For example, today is the gevurah of hod. Gevurah is the recognition of limits and boundaries. It is strength to enforce godly values. With its immediate counterpart, Hesed, loving kindness, Gevurah recognizes the power to enforce justice.

    But today is the gevurah of hod. Hod is humility. Taking up the right amount of space. The strength of humility, the gevurah of hod, lies in our ability to be in the world as we are, not as other people or our culture believe we should be.

    Somewhere in all this there’s some kind of lesson. Right?


  • Gettin’ Real

    Beltane and the Shadow Mountain Moon

    Wednesday gratefuls: Shirley Waste. Great Sol yet again. All the Water falling down the Mountain toward Bear Creek. Reconstructionist Judaism. Irv and the Ancient Brothers. Taxes. Tom and his test. Ruth and her gift. Domo. I-70, experiencing Crash Week. David. Kristie. Learning Hebrew. Learning the Morning Service. Pushing on through to the other side. New tires Thursday.

    Sparks of Joy and Awe: Driving in the Mountains

    One brief shining: Velveteen Rabbiting so many things: that Stickley couch with naps, the Stickley chair with books of all sorts, the living room with its Garden Path paint and Jerry’s painting, Joseph’s self-portrait, Ruby with every nick and scrape, Judaism with each Hebrew word and phrase I learn, Great Sol and my driveway, my lev each time I write a post or go see a friend, becoming, changing participating in the One.


    “God is that aspect of reality which elicits from us the best that is in us and enables us to bear the worst that can befall us.” Rabbi Mordecai Kaplan, Reconstructionist Prayerbook


    Shadow Mountain. Rubbing it each time I drive up and down the hill, each time I get up in the Morning, say the Shema, touch the mezzuzah, cook a meal, read a book, see it whole from the Safeway parking lot. It is the literal foundation of my world. Its rocky, knobby forehead posed toward the West, its long flank running from my house all the way downhill to Hwy. 73, and then, too, toward the north and the Valley of Cub and Blue Creeks. Its broken Rock Aquifer holds Rain and Snow for the Lodgepoles, the Aspens, and my shower, dishwasher, toilets and sinks, and boiler. Shadow Mountain also lifts me up to 8,800 feet above sea level. Making Oxygen less available. How big it really is I do not know for it shades into Black and Conifer Mountains. Mountains, at least in the Front Range, do not live isolated lives, rather they brush against each others’ Valleys, Meadows and often join together below the surface, stand together in runs of Peaks and Valleys. Yes. It is Shadow Mountain Home.

    Kate’s Creek and Valley: Also shabby from an abundance of love. Where I first dispersed some of Kate’s ashes, where I later distributed them all. A spot I’ve used for hiking for several years in all seasons. I know where the Strawberries and Raspberries and Wild Roses grow. Kate’s Creek Waters its banks. A White Pine grows straight and tall. Perhaps a ship’s mast in another century.

    Congregation Beth Evergreen. Rubbing shoulders. Literally. Mussar. Evening Services. Outdoor performances. B’nei Mitzvahs. Classes of all sorts. So many years with Kate. She rubbed it, too. And is part of what has become real, alive for me there. Breakfasts and lunches.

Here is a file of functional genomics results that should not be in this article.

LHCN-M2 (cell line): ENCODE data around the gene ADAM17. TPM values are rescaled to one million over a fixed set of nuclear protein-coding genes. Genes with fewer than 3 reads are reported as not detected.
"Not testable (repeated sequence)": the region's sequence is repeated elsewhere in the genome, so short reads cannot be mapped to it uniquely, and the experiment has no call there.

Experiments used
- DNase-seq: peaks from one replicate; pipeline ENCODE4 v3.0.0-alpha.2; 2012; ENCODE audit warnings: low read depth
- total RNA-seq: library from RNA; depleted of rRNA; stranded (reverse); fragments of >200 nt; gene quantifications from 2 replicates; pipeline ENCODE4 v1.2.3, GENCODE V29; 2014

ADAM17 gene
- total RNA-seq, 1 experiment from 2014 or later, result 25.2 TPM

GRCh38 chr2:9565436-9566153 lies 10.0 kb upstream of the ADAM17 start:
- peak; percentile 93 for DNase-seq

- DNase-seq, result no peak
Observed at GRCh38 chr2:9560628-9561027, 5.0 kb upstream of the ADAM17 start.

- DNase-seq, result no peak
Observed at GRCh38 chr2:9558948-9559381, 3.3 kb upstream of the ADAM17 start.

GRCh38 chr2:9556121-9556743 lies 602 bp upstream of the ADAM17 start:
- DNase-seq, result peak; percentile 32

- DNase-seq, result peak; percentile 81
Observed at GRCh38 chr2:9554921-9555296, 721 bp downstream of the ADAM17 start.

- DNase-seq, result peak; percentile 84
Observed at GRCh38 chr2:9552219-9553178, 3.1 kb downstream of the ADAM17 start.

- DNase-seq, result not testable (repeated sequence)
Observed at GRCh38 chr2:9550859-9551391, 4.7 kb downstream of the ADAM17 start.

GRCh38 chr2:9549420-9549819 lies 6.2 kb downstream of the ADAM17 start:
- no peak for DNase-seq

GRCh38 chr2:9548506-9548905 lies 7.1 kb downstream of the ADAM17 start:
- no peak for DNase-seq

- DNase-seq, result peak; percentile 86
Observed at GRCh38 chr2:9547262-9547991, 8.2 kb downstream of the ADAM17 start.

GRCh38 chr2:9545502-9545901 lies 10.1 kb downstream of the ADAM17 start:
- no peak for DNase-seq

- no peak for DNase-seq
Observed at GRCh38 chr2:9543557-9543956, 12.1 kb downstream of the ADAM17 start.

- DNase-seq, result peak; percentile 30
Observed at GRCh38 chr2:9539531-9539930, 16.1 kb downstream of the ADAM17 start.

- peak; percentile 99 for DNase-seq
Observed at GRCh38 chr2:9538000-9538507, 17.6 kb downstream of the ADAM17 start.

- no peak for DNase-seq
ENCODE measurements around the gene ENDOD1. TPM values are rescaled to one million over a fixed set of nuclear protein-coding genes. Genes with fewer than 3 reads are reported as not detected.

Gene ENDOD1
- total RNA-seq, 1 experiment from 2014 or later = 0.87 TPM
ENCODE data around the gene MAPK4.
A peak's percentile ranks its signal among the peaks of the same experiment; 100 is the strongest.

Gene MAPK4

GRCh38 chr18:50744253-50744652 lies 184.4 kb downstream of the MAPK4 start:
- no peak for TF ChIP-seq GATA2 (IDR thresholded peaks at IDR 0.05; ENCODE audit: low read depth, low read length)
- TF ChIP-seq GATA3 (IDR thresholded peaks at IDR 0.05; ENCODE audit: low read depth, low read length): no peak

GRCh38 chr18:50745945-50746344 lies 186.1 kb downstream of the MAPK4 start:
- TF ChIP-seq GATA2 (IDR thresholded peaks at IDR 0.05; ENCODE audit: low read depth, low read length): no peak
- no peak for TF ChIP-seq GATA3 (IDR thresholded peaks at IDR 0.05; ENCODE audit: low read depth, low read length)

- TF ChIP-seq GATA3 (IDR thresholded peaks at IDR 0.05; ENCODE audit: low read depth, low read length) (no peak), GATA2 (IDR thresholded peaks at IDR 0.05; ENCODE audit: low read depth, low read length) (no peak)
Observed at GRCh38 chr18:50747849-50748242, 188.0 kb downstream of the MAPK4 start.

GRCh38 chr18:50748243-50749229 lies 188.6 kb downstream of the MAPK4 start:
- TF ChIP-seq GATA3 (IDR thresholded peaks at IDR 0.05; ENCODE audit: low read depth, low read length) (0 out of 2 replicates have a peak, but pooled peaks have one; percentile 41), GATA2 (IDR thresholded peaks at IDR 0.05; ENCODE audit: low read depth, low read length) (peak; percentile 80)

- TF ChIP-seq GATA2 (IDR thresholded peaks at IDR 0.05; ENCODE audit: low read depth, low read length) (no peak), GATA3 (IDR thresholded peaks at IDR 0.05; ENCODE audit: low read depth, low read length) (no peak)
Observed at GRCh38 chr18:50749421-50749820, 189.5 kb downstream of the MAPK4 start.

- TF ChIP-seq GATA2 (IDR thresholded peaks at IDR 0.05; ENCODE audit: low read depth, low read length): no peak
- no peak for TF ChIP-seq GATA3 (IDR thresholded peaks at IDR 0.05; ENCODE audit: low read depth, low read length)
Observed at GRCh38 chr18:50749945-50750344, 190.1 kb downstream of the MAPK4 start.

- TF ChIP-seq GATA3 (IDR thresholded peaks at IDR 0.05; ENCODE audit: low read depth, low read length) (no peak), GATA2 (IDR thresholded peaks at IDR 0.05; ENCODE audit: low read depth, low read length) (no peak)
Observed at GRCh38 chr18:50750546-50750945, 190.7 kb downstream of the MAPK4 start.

The loft. Where I workout. Where I paint, store my books, most of them, read and used to write. Everyday for so many years until Kep’s illness. A place made real.

    What, I wonder, are you Velveteen Rabbiting right now?

  • Considering Cancer. Ten years in.

    Beltane and the Shadow Mountain Moon


    Just got off the line with Kristie Kokenny, my P.A. oncologist. I started seeing her a month after Kate died. A bit over three  years now.

    She’s ordering another PSMA scan. This is the one that uses the tracer that binds to a protein found to stick up out of 95% of prostate cancer cells. I was wrong about the cutoff for this PET scan. It’s between .2 and .5 PSA. Since my new PSA is .48, I’m a candidate.

    It’s been a bit over a year since my last PET scan of this sort. If the scan is negative, a distinct possibly, we’ll continue monitoring my PSA and testosterone. No drugs.

    In fact, and here’s an oddity, it’s possible my PSA could go down. The reason? The radiation I had on my spine last year. Irradiated cancer cells do not die immediately. Their DNA suffers damage from the radiation and they die over a period of two years. It’s possible some of my PSA comes from damaged cells not yet dead. Depending on the proportion of those to active cancer cells, it’s possible for a decrease. Not counting on it, but, hey…

    Now that I understand what’s going on my anxiety titer (Kate’s phrase) has vanished altogether. It wasn’t high to begin with, though it was there.

    I’m now in my tenth year of cancer and Kristie still says no matter we see on the imaging we can manage it. And I believe her. Trust your doctors and zip up. Kate to me on her death bed.

    Though it’s never gone from my mind, how could it be, I’ve adapted and remained mostly calm by having treatments that work. I can’t say, as I hear some cancer patients say, that it has dramatically affected my understanding of life. Rather, it’s added a piece of luggage to the journey. Sometimes heavy, mostly light.